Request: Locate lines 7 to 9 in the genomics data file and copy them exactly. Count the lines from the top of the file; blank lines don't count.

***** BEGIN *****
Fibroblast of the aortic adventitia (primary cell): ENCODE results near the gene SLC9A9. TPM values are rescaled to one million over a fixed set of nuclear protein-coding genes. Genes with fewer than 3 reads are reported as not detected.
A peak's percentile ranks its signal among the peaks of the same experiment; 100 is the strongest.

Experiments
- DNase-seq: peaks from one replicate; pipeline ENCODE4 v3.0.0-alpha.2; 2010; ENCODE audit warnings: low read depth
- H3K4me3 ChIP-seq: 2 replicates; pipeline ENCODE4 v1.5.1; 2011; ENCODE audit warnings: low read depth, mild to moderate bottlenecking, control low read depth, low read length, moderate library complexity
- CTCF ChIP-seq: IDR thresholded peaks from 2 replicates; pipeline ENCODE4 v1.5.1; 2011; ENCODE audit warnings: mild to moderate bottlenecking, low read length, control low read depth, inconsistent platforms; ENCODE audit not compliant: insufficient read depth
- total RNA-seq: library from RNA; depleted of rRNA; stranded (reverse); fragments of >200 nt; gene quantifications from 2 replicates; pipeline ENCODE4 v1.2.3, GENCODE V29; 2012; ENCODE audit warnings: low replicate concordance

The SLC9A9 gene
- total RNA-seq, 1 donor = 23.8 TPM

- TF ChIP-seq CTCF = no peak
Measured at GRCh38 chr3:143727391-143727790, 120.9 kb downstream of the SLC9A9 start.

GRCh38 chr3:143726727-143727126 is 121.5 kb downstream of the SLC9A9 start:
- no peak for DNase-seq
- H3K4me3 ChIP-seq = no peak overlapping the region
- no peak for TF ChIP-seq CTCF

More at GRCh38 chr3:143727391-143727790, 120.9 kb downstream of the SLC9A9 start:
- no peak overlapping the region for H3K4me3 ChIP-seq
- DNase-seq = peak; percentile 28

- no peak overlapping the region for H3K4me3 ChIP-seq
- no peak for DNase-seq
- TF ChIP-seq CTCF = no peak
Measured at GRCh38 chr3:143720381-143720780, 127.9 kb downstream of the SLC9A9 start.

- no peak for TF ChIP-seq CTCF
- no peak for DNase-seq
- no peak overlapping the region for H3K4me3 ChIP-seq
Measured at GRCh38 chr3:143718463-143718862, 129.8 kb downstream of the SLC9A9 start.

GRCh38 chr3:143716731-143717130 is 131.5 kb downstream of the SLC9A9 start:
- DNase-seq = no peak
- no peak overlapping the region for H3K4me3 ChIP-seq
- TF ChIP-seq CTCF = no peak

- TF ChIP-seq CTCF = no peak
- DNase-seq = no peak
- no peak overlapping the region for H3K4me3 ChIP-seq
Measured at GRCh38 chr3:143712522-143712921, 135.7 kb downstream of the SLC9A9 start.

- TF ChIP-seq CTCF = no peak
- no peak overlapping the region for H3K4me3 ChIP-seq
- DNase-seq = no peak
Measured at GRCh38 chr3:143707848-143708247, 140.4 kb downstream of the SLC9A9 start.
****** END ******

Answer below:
- total RNA-seq: library from RNA; depleted of rRNA; stranded (reverse); fragments of >200 nt; gene quantifications from 2 replicates; pipeline ENCODE4 v1.2.3, GENCODE V29; 2012; ENCODE audit warnings: low replicate concordance

The SLC9A9 gene
- total RNA-seq, 1 donor = 23.8 TPM